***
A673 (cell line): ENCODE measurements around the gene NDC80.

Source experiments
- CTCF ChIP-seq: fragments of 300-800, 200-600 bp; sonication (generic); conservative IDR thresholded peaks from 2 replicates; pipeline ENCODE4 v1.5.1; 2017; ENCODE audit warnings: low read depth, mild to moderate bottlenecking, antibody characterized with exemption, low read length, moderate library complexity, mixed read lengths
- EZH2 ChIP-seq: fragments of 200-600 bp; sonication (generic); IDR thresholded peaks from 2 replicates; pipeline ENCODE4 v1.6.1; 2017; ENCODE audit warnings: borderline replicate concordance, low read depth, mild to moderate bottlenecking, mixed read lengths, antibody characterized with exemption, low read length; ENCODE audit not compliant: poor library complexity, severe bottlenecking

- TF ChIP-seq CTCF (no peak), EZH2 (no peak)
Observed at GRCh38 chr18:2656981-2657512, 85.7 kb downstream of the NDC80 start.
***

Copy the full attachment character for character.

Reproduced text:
A673 (cell line): ENCODE measurements around the gene NDC80.

Source experiments
- CTCF ChIP-seq: fragments of 300-800, 200-600 bp; sonication (generic); conservative IDR thresholded peaks from 2 replicates; pipeline ENCODE4 v1.5.1; 2017; ENCODE audit warnings: low read depth, mild to moderate bottlenecking, antibody characterized with exemption, low read length, moderate library complexity, mixed read lengths
- EZH2 ChIP-seq: fragments of 200-600 bp; sonication (generic); IDR thresholded peaks from 2 replicates; pipeline ENCODE4 v1.6.1; 2017; ENCODE audit warnings: borderline replicate concordance, low read depth, mild to moderate bottlenecking, mixed read lengths, antibody characterized with exemption, low read length; ENCODE audit not compliant: poor library complexity, severe bottlenecking

- TF ChIP-seq CTCF (no peak), EZH2 (no peak)
Observed at GRCh38 chr18:2656981-2657512, 85.7 kb downstream of the NDC80 start.